By Samuel Baafi; Edited by Katie Hackett
Provider, bread winner, budding entrepreneur—these are the words that come to mind when Gladys tells her story.
She's a 45-year-old mother of five. For years she and her husband, Kweku, were struggling to make ends meet. They started out their marriage farming two acres of land, but it barely produced enough food to feed themselves.
When their first child was born, Gladys was determined to provide something better. She started a business selling "kenkey," a staple food in Ghana made from ground maize.
This business kept the family afloat, but barely. Over the years Gladys would try different business ventures to keep the growing family fed. Ten years ago, she started a breakfast operation, serving cocoa drinks and bread to her customers. But even with the extra income, the family was forced to make sacrifices.
The children couldn’t attend school regularly because there was no consistent income to pay for their tuition and learning materials. They stayed home when tuition couldn’t be paid and helped their mother in her businesses.
A breakthrough came a few years ago when Gladys came in contact with World Vision and was able to apply for a small loan. She borrowed 400 Cedis—about 130 CAD. With support and guidance in business management, Gladys’ business started to grow rapidly.
She was able to repay her first loan and over time, as her businesses expanded and she was able to take more loans, her personal capital grew as well.
“I am a proud and happy woman,” she says. “The loan has helped me greatly; two more businesses have emerged out of the loan, with improvement in existing businesses."
Today Gladys has five profitable businesses.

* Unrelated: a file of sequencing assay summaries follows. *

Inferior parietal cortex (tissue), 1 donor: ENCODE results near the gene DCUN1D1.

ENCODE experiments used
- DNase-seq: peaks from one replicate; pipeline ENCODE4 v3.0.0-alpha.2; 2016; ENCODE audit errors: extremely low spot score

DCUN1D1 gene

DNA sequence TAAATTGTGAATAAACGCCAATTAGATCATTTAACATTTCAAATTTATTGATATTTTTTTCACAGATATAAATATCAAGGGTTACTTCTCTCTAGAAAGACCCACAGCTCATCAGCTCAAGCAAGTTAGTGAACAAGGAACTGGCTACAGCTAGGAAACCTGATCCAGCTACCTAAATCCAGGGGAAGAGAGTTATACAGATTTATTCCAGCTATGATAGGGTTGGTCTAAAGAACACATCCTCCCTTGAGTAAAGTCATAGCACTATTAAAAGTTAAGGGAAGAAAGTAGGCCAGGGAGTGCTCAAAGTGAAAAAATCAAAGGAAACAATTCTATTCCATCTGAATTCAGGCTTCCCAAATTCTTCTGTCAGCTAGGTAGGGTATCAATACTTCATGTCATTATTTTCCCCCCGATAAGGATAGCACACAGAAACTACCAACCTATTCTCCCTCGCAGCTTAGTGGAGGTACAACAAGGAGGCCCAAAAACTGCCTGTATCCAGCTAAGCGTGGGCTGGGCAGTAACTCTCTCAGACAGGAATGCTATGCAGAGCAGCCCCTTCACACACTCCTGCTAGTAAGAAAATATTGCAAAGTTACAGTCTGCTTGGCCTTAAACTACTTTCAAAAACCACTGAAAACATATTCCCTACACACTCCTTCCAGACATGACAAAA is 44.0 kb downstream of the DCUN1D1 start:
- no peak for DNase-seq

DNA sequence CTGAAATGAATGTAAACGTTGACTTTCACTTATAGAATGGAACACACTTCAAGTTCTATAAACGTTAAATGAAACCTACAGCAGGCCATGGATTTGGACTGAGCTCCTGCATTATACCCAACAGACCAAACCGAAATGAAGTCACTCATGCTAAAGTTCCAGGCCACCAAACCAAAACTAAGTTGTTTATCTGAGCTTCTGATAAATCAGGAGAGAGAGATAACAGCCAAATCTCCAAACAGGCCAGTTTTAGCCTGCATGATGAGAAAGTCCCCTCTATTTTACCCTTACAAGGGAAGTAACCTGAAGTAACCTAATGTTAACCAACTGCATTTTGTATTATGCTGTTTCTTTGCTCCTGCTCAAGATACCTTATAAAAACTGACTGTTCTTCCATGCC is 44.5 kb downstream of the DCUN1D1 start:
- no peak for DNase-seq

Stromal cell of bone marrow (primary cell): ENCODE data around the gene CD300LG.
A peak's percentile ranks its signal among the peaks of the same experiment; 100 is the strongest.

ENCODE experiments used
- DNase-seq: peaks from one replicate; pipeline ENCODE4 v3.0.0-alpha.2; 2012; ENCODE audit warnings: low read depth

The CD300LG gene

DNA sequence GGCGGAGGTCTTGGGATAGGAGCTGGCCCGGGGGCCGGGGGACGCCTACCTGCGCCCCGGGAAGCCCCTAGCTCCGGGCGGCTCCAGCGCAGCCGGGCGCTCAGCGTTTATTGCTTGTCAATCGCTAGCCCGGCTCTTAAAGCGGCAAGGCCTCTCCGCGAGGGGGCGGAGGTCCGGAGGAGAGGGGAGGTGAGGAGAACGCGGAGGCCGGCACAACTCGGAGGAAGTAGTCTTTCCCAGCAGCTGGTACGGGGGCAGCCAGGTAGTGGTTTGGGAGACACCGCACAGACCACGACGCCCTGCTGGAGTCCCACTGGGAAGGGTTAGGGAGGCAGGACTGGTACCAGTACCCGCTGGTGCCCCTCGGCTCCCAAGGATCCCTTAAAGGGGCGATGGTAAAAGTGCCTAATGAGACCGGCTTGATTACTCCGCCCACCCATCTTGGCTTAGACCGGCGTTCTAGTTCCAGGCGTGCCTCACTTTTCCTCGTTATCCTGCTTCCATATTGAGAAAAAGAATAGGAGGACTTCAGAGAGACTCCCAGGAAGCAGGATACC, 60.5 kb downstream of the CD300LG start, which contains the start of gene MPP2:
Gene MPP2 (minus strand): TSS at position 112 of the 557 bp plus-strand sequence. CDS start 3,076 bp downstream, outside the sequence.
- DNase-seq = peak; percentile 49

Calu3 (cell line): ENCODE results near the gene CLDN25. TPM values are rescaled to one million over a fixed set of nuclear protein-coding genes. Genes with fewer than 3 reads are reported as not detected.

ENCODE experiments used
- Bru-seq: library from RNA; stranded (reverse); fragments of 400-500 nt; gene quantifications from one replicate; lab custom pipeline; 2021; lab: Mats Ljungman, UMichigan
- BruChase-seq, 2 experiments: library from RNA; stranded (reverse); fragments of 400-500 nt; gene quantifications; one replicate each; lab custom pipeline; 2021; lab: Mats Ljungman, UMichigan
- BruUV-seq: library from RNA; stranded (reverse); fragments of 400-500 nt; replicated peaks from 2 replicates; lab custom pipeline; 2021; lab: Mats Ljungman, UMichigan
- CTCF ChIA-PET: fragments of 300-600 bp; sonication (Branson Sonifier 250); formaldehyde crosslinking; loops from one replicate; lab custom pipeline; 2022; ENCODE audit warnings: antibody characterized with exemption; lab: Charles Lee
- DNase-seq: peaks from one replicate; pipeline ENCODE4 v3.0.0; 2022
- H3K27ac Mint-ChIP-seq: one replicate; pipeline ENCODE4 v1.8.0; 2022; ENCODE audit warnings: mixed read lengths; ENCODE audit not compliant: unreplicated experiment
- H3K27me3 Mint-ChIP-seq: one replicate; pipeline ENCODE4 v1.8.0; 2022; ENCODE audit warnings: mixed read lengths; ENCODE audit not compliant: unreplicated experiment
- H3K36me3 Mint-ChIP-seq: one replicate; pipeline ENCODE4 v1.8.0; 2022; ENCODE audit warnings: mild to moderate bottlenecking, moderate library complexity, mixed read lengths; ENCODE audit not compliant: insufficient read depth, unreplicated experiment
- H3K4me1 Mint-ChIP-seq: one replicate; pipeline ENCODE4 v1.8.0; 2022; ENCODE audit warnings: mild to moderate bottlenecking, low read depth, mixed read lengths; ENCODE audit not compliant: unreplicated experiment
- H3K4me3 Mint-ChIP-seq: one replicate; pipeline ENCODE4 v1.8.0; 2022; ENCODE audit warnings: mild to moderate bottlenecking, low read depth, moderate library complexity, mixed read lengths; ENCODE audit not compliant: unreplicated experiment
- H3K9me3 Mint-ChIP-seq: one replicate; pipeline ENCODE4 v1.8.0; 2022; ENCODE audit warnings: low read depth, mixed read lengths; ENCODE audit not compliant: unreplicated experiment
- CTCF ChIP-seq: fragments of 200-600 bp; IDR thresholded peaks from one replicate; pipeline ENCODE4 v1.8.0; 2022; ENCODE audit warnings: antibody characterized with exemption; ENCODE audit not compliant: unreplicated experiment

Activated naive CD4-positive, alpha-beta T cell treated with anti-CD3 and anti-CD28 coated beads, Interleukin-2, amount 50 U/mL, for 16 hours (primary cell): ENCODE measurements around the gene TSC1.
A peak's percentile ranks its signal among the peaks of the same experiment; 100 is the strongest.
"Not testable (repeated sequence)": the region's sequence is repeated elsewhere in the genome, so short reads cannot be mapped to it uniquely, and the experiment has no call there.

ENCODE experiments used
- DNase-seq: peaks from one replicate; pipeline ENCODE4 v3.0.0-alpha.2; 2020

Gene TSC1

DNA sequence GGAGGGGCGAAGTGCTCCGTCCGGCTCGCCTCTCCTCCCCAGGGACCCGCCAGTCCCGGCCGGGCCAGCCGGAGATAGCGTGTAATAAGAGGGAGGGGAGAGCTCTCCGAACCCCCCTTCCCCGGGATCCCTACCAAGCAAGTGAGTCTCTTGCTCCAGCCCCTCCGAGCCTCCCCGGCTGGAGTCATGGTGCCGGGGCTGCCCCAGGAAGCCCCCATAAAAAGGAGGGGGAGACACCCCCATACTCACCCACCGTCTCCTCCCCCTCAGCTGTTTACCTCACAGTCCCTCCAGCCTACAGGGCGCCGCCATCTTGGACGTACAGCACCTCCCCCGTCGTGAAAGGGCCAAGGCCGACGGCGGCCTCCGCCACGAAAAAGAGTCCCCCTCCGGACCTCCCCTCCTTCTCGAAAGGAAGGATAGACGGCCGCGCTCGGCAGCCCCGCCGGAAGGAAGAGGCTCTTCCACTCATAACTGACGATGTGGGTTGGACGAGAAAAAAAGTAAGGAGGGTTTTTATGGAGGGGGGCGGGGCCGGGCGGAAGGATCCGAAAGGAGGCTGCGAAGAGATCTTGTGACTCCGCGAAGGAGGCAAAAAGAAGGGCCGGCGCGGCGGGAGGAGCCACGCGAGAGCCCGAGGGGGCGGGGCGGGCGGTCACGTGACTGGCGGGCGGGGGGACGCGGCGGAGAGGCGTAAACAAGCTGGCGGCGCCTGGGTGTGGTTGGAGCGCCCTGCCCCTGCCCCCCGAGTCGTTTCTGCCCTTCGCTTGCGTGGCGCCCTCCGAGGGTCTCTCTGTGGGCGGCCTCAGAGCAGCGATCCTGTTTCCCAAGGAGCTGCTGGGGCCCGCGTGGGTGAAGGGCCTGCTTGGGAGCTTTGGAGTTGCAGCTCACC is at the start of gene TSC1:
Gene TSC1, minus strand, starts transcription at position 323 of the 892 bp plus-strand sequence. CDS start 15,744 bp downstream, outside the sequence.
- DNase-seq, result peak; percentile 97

She’s acquired three more acres of farmland and has employees who work it. She’s purchased a refrigeration unit to store her cocoa drinks, which means she can mass produce them and store them without spoiling. Just recently she bought a taxi which her husband operates, transporting people from their secluded community to larger centres. She even has a small truck which ferries women and their goods to the market on market days.
Life is looking better for Gladys’ family.
“More important than all these, I have been able to put my children through school,” she says. “My first born, Vivian, is on her way to university and the second, Augustine, will be enrolling in senior high school this term. The other three, Frank, Veronica and Akwasi are all enrolled in preparatory primary and junior high school as well, because I want the best possible education for them.”
Gladys and Kweku added a two-bedroom concrete addition to their mud house. Gladys is proud that she can provide for her family, while creating jobs for people in her community.
“I aim at setting up other businesses and continue to have improved family income that will aid the dreams of my family,” she says.
Help a hardworking family provide for their children. Invest in a small business.